London Rejects Scotland's Second Independence Referendum Request
The British Supreme Court unanimously rejected the Scottish administration's request to hold a second independence referendum without the approval of the British parliament. Scotland's struggle for independence was once again shelved.
In England, the Supreme Court has ruled that a second referendum cannot be held for Scotland's independence without the approval of the British parliament.
Judge Lord Reed decided that according to the Constitutional arrangement that gave Scotland the right to self-government, the powers of the Scottish Parliament were limited and that it could not use the powers given to the UK Parliament in London on matters concerning the future of the union between the two countries.
Scottish Government Administration Prime Minister Nicola Sturgeon made a statement on social media after the decision.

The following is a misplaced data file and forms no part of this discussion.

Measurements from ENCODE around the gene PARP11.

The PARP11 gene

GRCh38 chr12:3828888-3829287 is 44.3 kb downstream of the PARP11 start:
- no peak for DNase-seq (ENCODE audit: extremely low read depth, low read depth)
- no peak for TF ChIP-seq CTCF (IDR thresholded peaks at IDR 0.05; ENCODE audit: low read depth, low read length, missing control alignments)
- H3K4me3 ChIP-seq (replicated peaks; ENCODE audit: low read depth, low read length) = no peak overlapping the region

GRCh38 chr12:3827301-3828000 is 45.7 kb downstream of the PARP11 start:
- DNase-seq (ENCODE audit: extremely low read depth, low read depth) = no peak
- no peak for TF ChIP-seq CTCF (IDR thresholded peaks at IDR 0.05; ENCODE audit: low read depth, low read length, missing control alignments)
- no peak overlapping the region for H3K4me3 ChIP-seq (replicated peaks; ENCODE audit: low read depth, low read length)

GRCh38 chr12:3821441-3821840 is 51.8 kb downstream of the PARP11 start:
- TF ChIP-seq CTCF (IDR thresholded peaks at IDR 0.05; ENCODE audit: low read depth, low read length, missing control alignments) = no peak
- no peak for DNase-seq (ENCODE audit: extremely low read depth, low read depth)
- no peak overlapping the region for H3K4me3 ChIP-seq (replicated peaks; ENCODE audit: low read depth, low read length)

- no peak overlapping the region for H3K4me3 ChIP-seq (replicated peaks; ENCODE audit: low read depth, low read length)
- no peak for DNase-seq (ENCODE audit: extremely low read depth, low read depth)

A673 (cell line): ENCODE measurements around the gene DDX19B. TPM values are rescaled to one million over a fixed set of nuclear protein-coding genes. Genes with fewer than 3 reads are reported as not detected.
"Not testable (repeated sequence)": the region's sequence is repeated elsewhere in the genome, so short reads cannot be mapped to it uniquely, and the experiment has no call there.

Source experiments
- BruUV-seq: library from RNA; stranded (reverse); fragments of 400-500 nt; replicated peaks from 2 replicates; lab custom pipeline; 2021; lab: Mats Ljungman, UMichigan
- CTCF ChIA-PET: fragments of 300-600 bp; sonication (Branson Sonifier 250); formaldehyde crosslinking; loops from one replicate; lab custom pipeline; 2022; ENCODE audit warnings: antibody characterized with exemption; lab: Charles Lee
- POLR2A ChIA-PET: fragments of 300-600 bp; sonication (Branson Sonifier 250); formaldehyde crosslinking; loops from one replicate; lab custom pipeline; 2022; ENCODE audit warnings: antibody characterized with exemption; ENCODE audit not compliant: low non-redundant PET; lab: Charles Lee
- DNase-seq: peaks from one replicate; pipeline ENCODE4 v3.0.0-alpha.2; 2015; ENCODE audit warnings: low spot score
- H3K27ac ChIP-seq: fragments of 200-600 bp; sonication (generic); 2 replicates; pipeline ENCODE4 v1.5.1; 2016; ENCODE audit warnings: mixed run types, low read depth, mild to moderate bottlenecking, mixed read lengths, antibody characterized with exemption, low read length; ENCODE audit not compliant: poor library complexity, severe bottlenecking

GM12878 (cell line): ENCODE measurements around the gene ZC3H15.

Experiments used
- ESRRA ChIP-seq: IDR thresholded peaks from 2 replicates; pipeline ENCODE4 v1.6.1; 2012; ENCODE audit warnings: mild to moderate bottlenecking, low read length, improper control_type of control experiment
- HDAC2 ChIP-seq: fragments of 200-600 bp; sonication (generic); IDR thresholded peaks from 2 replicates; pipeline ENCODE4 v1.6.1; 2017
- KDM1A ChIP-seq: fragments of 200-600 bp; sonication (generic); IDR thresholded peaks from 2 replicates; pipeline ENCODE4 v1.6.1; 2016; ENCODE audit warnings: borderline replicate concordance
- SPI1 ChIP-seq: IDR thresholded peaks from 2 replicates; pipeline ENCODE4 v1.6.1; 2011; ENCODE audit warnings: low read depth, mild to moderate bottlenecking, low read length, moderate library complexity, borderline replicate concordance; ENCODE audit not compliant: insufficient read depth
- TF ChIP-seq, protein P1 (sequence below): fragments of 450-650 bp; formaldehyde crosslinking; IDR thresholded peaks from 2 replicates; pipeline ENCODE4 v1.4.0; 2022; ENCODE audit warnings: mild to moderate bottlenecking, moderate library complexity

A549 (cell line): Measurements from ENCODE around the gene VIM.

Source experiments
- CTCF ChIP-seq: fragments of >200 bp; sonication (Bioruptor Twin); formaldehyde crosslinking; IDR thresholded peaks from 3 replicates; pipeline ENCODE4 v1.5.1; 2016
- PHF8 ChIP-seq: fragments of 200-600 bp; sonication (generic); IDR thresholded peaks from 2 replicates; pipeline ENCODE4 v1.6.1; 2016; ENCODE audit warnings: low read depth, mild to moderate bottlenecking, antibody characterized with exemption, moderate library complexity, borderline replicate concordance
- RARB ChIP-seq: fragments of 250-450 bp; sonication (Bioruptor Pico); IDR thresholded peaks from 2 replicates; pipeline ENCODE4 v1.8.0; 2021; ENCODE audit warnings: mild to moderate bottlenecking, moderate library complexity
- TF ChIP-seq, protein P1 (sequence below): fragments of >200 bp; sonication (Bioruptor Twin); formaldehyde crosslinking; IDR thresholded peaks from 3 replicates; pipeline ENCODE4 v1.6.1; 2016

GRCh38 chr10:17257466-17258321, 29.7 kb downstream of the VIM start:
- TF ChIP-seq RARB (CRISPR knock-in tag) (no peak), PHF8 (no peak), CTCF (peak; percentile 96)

Prime Minister Sturgeon said in a statement; "While I'm disappointed, I respect the court's decision. The court doesn't make law, it just interprets. A law that doesn't give Scotland self-determination without London's permission, a voluntary partnership by England is not correct and rejects independence. The demand for democracy cannot be denied. Today's decision may prevent Scotland's voice for independence from rising in one direction, but in democracies our voice cannot and will not be blocked."
Scotland's First Independence Referendum
A referendum on independence was held in Scotland in 2014, with 55 percent of voters voting to stay in England.